Relying on Senator Santa
Wishing won’t get a new rail corridor built
The prospect of free money leaves even a Republican Chamber of Commerce stalwart like Mike Houston sounding like a spoils-oriented ward alderman. “Sen. [Dick] Durbin is a very powerful senator,” said former mayor Houston to the State Journal-Register the other day. “I think that he will eventually be able to provide the federal funds to run that down 10th Street.” “That” is the increased traffic in freight and passenger trains through Springfield promised by the state’s Slightly Faster Rail project.
Houston’s trust that our guy in Washington will take care of us reminded me of another generation’s very powerful guy. Illinoisan Harold Ickes was a reform-minded progressive Republican who backed Franklin Roosevelt in the 1932 Presidential race. Roosevelt repaid him by naming him Secretary of the Interior, in which post Ickes ended up serving longer than any head of any cabinet department in U.S. history. Ickes thus oversaw socialist deficit-financed stimulus spending that left central Illinois such tainted legacies as New Salem and Lake Springfield.
Ickes had ensured his own legacy by marrying a wealthy woman, which enabled him to live for some 20 years in Winnetka, one of Chicago’s posh northern suburbs and as pleasant a place as there is on this green earth. As DoI head Ickes had a chance to eradicate the only weed in Winnetka’s garden: trains. The commuter lines that busily ferried people to and from the city ran right through town, and caused problems long familiar to Springfieldians in the form of noise, long waits for trains and crossing collisions.
The obvious way to solve all three of these problems was to separate the city streets from the train tracks. In Evanston, Winnetka’s neighbor to the south, the track had been laid atop a berm and carried over cross streets via overpasses. That eliminated collisions and traffic delays but left an earthen dike running through the middle of the city.
Rather than lift the trains above the streets, planners in Winnetka opted to bury them below them by submerging most of the line in a trench with key cross streets carried across it at grade. The idea for what became known as the “Big Ditch” was contained in a city plan adopted in the 1920s that was very like the one adopted by the City of Springfield in 1925, which also took up the problem of rail crossings. The difference between the two projects was that Winnetka implemented most of its plan while Springfield seems not to even have read its plan. Work began on the Big Ditch in 1938, tracks were ready to carry trains by 1940 and by 1943 all the new stations and road crossings were opened to grateful commuters, as they remain today.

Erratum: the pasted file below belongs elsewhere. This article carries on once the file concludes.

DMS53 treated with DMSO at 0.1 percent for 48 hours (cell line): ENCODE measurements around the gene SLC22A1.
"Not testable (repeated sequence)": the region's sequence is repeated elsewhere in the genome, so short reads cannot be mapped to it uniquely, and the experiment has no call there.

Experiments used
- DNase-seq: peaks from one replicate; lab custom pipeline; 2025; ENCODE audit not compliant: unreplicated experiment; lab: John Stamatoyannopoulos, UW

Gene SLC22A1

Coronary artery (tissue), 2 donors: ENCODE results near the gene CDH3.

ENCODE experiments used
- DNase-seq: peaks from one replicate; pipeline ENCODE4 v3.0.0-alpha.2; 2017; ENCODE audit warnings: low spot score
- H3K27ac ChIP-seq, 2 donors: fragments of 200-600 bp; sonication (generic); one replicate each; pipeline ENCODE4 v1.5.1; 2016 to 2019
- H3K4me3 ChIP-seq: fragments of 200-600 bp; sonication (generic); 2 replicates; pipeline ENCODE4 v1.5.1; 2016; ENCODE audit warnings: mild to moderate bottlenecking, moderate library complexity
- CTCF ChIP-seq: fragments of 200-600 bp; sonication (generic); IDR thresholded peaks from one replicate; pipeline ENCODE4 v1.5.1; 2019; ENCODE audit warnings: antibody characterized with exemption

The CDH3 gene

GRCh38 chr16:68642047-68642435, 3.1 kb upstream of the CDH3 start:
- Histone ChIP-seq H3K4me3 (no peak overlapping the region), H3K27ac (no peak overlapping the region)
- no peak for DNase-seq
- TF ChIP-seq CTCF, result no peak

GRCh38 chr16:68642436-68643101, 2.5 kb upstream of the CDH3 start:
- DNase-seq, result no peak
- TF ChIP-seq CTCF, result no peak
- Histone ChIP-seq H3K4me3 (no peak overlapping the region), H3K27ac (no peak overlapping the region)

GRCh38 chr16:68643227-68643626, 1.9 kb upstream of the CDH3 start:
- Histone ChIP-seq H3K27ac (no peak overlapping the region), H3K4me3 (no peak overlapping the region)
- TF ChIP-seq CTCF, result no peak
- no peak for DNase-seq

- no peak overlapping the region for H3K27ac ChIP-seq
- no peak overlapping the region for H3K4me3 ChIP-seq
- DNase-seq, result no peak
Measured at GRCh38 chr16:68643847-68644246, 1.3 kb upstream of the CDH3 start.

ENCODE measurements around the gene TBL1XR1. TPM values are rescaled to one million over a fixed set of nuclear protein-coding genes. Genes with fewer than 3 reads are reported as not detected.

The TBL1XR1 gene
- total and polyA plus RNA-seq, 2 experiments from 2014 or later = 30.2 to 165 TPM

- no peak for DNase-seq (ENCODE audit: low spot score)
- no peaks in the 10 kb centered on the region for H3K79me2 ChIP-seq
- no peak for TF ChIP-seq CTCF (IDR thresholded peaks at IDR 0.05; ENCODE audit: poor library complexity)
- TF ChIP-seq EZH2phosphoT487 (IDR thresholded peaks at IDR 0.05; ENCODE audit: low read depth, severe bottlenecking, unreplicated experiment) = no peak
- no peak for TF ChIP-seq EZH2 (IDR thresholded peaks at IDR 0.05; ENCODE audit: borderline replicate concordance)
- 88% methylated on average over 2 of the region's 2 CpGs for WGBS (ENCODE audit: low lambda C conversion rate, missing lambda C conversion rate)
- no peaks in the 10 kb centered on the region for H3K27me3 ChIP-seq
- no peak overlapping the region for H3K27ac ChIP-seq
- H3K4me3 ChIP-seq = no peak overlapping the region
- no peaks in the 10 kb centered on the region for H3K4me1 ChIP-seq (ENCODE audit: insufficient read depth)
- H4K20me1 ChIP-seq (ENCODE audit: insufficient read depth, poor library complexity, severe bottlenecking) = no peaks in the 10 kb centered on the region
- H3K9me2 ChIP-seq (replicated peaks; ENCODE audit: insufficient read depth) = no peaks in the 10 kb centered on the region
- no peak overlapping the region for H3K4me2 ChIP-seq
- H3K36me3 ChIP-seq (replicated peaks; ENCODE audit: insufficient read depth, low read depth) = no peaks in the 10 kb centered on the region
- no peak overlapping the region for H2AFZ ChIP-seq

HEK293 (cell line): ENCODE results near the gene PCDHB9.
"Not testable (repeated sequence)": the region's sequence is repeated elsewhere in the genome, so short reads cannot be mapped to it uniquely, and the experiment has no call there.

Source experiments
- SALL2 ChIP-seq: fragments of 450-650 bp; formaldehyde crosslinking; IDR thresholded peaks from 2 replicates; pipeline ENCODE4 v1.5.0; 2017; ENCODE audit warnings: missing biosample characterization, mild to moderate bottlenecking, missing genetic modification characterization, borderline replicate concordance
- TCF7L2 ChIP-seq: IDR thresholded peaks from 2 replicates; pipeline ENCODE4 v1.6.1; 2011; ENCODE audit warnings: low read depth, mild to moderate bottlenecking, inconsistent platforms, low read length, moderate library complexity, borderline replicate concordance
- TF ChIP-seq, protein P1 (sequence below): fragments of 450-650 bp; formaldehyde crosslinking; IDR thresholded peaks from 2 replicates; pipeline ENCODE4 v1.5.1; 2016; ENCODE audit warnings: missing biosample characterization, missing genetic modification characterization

Running a bunch of trains up and down 10th Street will leave Springfild in the same pickle as Winnetka a century ago. Building a berm would seem to be out of the question for political reasons; even upgrading the existing tracks at grade for more traffic has people taking about Berlin Walls and travesties of justice. Burying them would seem equally impossible for financial reasons. Paying even the local share for such work seems to be beyond a city government that at the moment can’t afford to re-stripe the parking lots at city hall.
How then did a town about the size of Chatham afford such an extravagant piece of civil engineering? Ickes clouted a federal grant for his hometown, but that paid for only 45 percent of the cost. Winnetka backed the rest. It helped that Winnetka was rich, but it helped even more that the offending tracks separated its downtown from the posh part of town, not the poor part. The project thus enjoyed the support of the town’s movers and shakers.
In Springfield, in contrast, even proponents do not seem keen enough on the idea to mortgage city government to pay for the proposed new rail corridor. (Pity it doesn’t run down Chatham Road; we’d hear the drums beating for a bond issue soon enough.) In fact, the idea of a wall between east side and the rest rather appeals to a great many people.
I’ve heard no serious talk about how the city might pay for its share of the cost of even a two-track corridor at grade capable of handling as many as 75 trains a day. Which brings us back to Mr. Houston. He is far from the only Springfield leader who sounds like the kid before Christmas, convinced that Santa is sure to bring him what he wants, if only he wishes for it hard enough. That may be a way to get a new toy railroad. It won’t get Springfield a real one.
Contact James Krohe Jr. at email@example.com.